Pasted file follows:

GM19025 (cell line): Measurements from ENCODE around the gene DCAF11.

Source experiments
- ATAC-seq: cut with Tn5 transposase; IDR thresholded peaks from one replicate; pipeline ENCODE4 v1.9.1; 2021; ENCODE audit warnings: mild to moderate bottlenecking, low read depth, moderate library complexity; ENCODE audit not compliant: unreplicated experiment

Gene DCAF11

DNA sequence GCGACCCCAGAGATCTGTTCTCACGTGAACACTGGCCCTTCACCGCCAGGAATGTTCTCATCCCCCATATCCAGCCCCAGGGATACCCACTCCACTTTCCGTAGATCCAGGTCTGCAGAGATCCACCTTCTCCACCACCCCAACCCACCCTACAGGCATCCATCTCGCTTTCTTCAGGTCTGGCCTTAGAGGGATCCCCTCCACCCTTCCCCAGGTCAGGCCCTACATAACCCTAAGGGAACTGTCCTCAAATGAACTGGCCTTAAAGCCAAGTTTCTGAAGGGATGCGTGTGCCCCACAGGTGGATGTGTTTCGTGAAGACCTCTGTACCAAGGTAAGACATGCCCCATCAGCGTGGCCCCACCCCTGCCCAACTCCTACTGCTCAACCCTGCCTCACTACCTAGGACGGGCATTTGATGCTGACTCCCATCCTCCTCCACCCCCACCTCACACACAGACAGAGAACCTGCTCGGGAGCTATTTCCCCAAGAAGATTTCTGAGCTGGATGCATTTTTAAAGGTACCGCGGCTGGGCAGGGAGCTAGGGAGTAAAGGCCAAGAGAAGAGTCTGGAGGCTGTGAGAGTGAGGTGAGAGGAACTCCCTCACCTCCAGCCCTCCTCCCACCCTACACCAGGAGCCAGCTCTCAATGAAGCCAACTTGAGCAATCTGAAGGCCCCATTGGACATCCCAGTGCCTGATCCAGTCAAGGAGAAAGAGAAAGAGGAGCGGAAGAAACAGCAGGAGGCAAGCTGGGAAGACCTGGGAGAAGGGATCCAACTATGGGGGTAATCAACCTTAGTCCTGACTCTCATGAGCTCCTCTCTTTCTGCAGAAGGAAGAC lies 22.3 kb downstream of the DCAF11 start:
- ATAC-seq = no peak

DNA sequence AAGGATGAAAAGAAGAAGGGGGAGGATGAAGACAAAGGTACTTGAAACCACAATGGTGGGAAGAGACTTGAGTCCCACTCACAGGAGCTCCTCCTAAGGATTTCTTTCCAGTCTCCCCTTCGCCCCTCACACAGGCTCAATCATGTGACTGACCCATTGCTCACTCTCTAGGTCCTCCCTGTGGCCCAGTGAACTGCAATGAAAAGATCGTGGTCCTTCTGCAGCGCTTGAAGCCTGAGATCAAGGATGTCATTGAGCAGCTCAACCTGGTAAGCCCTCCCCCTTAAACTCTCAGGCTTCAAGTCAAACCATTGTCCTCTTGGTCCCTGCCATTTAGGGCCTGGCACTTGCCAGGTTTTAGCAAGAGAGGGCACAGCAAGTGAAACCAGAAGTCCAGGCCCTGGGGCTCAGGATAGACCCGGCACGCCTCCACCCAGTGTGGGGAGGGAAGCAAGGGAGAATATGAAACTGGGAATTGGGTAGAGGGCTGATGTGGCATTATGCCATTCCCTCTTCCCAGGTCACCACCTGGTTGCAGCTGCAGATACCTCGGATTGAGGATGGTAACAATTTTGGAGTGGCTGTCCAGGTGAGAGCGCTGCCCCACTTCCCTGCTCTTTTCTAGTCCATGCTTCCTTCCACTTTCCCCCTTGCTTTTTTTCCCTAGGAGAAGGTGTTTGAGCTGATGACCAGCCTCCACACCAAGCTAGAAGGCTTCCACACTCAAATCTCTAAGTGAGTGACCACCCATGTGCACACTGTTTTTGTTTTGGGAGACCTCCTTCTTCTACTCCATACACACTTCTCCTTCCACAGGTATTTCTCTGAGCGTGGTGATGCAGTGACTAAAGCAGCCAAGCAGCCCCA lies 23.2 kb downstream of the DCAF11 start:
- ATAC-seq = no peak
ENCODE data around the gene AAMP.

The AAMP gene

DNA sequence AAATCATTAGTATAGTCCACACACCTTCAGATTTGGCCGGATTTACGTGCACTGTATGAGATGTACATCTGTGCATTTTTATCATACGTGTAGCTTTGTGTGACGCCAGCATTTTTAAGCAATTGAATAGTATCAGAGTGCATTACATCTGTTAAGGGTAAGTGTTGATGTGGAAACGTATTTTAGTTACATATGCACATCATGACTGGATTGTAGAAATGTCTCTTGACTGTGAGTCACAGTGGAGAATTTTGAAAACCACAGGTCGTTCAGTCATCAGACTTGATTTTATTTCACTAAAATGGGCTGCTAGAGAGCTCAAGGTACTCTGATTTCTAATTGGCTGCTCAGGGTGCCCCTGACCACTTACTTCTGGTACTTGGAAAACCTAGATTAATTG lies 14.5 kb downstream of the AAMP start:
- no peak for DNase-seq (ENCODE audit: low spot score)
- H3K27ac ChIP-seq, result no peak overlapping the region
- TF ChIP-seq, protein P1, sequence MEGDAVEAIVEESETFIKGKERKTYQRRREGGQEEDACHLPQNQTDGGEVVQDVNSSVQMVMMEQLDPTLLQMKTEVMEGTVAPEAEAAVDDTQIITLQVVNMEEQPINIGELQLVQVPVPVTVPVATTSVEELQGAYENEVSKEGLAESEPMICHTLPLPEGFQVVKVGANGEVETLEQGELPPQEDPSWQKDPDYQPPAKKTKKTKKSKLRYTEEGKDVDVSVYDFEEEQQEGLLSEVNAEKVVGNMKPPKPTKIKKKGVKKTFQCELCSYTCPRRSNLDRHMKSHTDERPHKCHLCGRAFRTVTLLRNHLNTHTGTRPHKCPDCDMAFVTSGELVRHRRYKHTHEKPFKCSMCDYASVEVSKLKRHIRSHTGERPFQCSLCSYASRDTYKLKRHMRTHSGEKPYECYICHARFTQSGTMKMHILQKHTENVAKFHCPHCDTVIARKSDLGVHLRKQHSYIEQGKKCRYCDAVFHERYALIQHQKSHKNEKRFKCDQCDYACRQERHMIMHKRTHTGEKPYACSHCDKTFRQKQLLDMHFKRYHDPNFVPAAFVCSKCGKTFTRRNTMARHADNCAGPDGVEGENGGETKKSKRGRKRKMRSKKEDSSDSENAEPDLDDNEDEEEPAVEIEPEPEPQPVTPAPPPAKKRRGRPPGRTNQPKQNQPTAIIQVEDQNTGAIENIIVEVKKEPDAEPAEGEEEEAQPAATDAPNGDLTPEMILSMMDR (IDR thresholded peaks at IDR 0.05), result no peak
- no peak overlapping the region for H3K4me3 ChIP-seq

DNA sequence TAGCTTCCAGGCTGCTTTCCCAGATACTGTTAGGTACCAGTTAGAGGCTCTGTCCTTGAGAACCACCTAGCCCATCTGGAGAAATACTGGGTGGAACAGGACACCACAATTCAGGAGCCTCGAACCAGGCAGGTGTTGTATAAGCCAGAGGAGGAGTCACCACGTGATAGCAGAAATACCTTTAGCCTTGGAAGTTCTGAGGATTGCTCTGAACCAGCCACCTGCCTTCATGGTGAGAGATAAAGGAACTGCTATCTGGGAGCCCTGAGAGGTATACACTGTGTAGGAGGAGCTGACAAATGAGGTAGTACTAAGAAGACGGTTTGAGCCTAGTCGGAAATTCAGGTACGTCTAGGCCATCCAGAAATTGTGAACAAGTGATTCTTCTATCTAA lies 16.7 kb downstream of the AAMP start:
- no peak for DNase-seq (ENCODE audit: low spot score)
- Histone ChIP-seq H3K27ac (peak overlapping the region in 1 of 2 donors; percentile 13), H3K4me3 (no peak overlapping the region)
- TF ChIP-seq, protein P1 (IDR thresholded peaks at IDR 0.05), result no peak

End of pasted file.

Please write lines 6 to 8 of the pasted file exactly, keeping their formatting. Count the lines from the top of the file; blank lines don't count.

- ATAC-seq = no peak

DNA sequence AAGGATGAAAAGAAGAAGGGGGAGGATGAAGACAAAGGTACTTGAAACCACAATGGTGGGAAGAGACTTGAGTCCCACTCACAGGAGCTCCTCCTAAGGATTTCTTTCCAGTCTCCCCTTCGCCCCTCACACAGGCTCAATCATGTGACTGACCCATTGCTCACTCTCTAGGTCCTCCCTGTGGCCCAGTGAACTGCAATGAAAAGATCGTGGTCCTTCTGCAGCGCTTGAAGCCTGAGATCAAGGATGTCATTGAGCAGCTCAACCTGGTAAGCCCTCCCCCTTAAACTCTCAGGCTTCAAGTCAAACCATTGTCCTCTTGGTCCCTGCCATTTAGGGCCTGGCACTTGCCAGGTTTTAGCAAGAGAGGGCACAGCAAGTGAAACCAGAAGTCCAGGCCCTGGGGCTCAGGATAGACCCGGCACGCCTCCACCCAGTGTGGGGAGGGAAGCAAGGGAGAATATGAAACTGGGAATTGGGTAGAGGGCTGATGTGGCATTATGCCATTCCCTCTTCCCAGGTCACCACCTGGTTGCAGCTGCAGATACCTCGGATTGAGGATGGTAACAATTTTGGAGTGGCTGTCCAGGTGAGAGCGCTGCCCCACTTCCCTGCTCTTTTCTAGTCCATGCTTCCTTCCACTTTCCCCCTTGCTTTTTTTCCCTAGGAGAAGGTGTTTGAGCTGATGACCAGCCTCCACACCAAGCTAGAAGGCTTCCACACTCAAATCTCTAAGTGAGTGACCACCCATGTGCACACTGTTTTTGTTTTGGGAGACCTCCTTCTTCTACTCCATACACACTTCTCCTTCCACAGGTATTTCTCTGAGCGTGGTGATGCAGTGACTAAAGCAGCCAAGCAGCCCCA lies 23.2 kb downstream of the DCAF11 start:
- ATAC-seq = no peak